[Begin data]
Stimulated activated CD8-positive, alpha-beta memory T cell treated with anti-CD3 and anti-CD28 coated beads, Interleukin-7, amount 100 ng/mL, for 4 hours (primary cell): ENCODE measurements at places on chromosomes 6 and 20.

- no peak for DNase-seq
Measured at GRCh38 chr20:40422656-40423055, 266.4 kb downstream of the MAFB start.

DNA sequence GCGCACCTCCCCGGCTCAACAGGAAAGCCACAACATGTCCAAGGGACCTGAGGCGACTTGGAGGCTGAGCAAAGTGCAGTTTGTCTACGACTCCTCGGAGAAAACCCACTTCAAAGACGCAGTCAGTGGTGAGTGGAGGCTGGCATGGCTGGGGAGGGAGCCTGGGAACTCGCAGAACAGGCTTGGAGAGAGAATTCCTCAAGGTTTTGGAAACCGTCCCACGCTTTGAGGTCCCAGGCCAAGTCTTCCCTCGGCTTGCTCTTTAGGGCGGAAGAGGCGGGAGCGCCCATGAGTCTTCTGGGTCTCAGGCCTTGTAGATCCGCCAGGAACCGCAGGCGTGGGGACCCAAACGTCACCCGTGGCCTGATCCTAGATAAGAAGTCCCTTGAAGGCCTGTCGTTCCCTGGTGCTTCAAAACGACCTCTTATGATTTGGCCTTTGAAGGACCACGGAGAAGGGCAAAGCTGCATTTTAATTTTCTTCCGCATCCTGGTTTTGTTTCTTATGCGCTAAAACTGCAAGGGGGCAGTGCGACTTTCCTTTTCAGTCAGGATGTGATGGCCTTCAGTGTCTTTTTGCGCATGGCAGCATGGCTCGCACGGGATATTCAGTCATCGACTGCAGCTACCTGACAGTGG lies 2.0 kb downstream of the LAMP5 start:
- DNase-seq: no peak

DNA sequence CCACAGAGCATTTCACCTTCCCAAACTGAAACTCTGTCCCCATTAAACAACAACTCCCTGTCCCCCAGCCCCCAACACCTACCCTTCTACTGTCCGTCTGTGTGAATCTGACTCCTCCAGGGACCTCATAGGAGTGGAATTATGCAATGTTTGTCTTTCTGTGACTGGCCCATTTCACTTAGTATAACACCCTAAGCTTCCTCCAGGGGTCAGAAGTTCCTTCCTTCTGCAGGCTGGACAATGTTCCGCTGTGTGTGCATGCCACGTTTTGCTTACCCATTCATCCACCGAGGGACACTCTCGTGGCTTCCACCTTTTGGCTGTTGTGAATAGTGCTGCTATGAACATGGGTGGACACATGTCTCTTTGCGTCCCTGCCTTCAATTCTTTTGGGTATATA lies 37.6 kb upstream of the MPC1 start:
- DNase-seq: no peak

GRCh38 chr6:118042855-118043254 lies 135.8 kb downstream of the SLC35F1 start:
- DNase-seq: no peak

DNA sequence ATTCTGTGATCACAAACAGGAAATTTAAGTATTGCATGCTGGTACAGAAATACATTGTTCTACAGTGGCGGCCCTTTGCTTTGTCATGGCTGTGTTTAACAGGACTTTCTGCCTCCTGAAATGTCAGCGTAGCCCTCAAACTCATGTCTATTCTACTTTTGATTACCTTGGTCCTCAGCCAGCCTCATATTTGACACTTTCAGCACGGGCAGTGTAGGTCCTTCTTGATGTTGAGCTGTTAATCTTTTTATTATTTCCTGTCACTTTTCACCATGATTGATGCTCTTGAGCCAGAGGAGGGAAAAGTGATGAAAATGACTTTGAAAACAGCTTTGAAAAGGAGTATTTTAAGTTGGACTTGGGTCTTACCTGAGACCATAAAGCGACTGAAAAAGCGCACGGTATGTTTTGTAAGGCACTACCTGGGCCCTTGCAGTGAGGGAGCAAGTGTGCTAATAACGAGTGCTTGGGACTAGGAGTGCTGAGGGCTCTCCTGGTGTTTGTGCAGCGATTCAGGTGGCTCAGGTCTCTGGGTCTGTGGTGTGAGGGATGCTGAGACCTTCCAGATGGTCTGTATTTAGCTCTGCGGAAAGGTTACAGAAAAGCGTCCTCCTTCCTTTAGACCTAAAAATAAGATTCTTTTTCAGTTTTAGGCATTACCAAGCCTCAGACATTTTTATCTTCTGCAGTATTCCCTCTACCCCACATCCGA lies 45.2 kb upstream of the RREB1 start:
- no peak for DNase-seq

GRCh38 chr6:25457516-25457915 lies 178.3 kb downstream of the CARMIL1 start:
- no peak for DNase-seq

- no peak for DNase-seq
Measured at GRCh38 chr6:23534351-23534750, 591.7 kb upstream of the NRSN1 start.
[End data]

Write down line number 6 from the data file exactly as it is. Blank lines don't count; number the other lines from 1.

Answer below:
DNA sequence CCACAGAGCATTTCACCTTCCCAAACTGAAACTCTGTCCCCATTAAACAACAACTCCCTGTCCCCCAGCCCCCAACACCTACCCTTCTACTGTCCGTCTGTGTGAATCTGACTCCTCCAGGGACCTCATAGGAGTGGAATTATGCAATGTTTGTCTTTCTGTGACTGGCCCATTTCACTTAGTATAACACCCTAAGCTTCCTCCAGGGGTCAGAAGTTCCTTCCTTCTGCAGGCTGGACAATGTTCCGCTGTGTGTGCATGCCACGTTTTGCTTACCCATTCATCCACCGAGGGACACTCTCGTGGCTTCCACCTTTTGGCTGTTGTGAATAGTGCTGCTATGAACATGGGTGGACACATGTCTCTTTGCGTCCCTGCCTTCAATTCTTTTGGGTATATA lies 37.6 kb upstream of the MPC1 start: